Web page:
Pot up favorite geraniums to produce more for next spring.

How to Keep Geraniums in Wisconsin for Next Spring

by Laura Reynolds

Zonal geraniums (Pelargonium x hortorum), hardy in U.S. Department of Agriculture plant hardiness zones 10 through 11, definitely do not grow as perennials in Wisconsin. Cheesehead geraniums must wait until late May to move outdoors and seldom live through October in Wisconsin’s continental climate, but they can come indoors before fall frosts, bloom throughout the winter and be ready for spring long before new plants appear in nurseries. Because of Wisconsin’s long winter and unpredictable spring, they’ll need lots of light and some extra attention.

Wash your potted geraniums' leaves with insecticidal soap and a fine mist of water as the weather cools. Take them indoors at least two weeks before the weather gets cold enough to turn the heat on in the house -- anytime from mid-August to mid-October, depending on which end of the state you inhabit. Flush the soil until water runs freely out of the bottom drainage holes to wash through any insect eggs.

Cut the geraniums back a quarter to a third of the way with a sharp knife or hand pruners to keep them compact. Remove all the flowers to compensate for the loss of sunlight.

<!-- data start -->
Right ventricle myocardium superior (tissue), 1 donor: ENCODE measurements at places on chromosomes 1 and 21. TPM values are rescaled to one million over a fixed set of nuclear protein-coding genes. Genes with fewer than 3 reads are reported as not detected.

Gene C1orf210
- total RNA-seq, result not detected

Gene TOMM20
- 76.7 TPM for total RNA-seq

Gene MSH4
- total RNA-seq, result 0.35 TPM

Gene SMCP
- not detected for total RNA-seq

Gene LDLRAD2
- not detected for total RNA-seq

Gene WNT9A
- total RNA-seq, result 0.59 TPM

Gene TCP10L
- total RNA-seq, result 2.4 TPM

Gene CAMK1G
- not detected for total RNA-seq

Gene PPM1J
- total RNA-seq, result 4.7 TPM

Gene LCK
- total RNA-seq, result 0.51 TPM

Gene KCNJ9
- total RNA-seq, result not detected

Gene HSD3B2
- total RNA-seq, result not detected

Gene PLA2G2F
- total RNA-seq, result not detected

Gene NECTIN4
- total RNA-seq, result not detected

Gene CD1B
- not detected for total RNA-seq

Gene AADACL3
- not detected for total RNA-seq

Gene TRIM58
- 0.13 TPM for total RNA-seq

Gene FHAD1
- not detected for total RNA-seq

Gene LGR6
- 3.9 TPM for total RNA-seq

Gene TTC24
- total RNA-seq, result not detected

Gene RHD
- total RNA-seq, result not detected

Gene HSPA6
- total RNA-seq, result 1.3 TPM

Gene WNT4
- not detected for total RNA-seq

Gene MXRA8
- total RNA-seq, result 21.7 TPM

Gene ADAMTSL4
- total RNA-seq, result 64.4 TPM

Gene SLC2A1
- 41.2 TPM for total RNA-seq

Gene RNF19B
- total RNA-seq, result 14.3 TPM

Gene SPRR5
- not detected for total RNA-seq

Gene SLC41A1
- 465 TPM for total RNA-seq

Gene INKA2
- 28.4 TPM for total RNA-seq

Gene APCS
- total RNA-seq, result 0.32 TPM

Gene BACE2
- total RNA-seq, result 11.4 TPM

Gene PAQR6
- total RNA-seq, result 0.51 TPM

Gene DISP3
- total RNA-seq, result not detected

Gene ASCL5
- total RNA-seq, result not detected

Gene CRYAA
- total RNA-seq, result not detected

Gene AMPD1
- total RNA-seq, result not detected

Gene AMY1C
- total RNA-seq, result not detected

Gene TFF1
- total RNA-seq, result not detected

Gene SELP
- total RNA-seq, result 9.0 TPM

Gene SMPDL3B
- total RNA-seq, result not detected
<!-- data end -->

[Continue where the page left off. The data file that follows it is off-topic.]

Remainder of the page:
Make new plants if desired by taking the top 3 to 4 inches of the trimmings. Clear all but the top few leaves off the branches and dip the cut ends in a bit of rooting hormone. Make a hole in moist potting mix with a pencil and put the cutting in so at least two growth nodes -- the thick places where leaves and branches start -- sit below soil level. Put three or four cuttings in a 4-inch pot.

Put the geraniums and any starts indoors and set them in an east-facing window. Keep the soil of the starts moist until they begin growing. Water parent plants and growing starts only when the top inch of soil becomes dry. Do not fertilize geraniums over the winter.

Prune the plants again when they begin flowering in late January through February. Use trimmings to start more new plants, if desired. Allow them to flower after that.

Wait until the last average frost date -- from late April to early June -- to move the geraniums outside during the day. Bring them in at night until nighttime temperatures stay above 40 degrees Fahrenheit.

Items you will need

  • Hand pruners or knife
  • Rooting hormone
  • Soilless potting mix
  • 4-inch pots and drainage trays


  • It’s important to bring plants in before the central heating heat goes on in the house so that they have a chance to adapt to indoor light conditions before the double whammy of low winter humidity hits them.


  • Use sharp pruners or knife with care.
  • Because frost dates vary from year to year, watch the weather carefully to avoid sudden frost in fall and spring.

About the Author

An avid perennial gardener and old house owner, Laura Reynolds has had careers in teaching and juvenile justice. A retired municipal judgem Reynolds holds a degree in communications from Northern Illinois University. Her six children and stepchildren served as subjects of editorials during her tenure as a local newspaper editor.

Photo Credits

  • John Keatley/Lifesize/Getty Images